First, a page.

On The Prime Ministry Circular… Declaration of Action

By: Fahed Khitan

تم نشره في Sat 4 June / Jun 2016. 12:00 AM
  • Fahed Khitan

“Since each of my fellow brethren and colleagues are aware of what is in charged to them and the endless amount of effort demanded of them for the greater good and national interests of our Country, with appreciation; every administrative and primary employee is kindly requested to report the following:

What is the general morale and status at the department of operation, and how was it upon their posting?

What reforms were done, what are the actual benefits and returns, and to what degree has progress been made?

Had one been unable to implement sought reforms; what reasons contributed, and are there any especially specific factors to the suspension of progress?

What future plans and programmes have been laid out for the department, starting the beginning of the fiscal year 1924?

Reports are expected to be uncompromised, transparent, consistent, concise, and clear, as they will benchmark reformation processes hereon.

Reports are expected to be delivered to me within two weeks tops. Following their arrival and inspection, further instruction will be issued.

Peace be upon you.”

This Circular was issued by the Prime Minister, and scooped by colleague and friend Ahmad Abu Khalil; published via his online news platform “Zamanokom.. Qossat Al Ams”.

Shockingly, this circular was not issued by any current prime minister; it was issued exactly 92 years ago; in 1924. It was the first circular disseminated by the Prime Minister, known back then as the head of Counsel, in the days of the Emirate, late Ali Rida Pasha Rikabi, the third premier since the establishment of the East Jordan Emirate; later the Kingdom of Jordan.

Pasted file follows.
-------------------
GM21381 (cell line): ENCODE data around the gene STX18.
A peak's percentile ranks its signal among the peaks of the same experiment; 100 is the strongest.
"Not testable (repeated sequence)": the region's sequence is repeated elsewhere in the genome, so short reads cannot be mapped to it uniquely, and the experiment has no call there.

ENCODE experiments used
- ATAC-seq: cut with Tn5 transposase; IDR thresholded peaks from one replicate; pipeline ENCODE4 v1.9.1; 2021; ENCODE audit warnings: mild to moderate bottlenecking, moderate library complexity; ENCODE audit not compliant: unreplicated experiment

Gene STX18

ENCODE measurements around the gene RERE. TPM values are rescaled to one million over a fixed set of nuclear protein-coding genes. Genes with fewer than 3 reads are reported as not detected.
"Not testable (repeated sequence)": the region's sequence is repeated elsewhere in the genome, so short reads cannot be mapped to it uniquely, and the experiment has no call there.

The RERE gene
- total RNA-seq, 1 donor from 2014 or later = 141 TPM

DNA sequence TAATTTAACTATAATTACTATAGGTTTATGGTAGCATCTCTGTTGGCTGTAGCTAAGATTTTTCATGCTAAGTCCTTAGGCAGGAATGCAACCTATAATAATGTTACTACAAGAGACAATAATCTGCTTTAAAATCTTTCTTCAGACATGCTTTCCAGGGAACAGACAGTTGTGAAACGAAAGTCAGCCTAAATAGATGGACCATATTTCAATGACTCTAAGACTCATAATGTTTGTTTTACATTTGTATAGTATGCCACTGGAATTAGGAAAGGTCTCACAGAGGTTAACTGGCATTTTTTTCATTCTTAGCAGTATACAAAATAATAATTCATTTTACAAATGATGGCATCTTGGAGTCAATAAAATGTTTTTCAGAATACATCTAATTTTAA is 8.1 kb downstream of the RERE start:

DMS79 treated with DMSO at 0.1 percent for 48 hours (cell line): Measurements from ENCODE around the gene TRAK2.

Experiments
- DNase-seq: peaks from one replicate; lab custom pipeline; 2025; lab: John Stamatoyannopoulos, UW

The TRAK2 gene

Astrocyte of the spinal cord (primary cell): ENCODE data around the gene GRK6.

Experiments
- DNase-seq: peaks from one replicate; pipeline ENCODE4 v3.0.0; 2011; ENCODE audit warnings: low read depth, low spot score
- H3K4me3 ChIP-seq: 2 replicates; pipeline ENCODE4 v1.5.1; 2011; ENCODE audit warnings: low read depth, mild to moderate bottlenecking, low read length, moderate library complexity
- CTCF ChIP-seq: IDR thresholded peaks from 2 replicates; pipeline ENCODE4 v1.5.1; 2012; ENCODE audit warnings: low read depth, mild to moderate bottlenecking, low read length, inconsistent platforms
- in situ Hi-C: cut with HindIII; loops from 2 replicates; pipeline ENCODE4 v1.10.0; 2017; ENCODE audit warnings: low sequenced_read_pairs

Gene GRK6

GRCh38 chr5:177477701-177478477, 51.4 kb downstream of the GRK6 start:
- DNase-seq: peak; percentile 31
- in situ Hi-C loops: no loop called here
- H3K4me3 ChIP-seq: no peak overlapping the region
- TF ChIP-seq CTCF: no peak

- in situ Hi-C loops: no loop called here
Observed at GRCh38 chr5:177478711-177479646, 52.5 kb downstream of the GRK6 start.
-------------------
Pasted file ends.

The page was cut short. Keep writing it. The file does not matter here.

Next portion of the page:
Colleague Abu Khalil coined it A Declaration of Action (roughly translated), a good one too. But what is even more important than the title, would be the content; the directions entailed that suggest thorough understandings of the prerequisites to run the Country, and the tools for monitoring “Government Performance”, which surpass any of the strategies we have known today.

Mindful of a gap; nearly a century, the measures included seem very much applicable for our time. More so, we have never needed such measures more than we do today; even more than it was need back at the day of Rikabi himself. Citing such regressing in morale within the public sector, the shortfalls of action, managerial and administrative sagging, declining operational performance, and the randomness and humility of achievement, makes one realize how much we need Rikabi’s Declaration and his spirit so mindful of the greater good.

Granted; resources and qualified personnel at the disposal of the State back then, and administrations; were limited, compared to what we have now; the massive number of government bodies and institutions with an enormous rank of employees. Yet, the philosophy behind the Prime Ministry Circular lives on in the reals of modern managerial sciencies.

Notice that Rikabi made no insinuation to any intent to employ foreign evaluation expertise; he just asked for the reports to be delivered in two weeks, promising he would personally inspect them and cite notations, to reform imbalances, should there be any.

Should the new Prime Minister want to the commit to what was entailed in the Letter of Designation on reformations throughout the State devices and public sector, and revive the spirit of the Great Arab Revolt Centennial, he has only to reissue Rikabi’s Circular and disseminate it, launching a reformation campaign titled “A Declaration of Action”. Whoever fails to declare their plans of action, among public sector employees alike; should be relieved of their duties.

Comment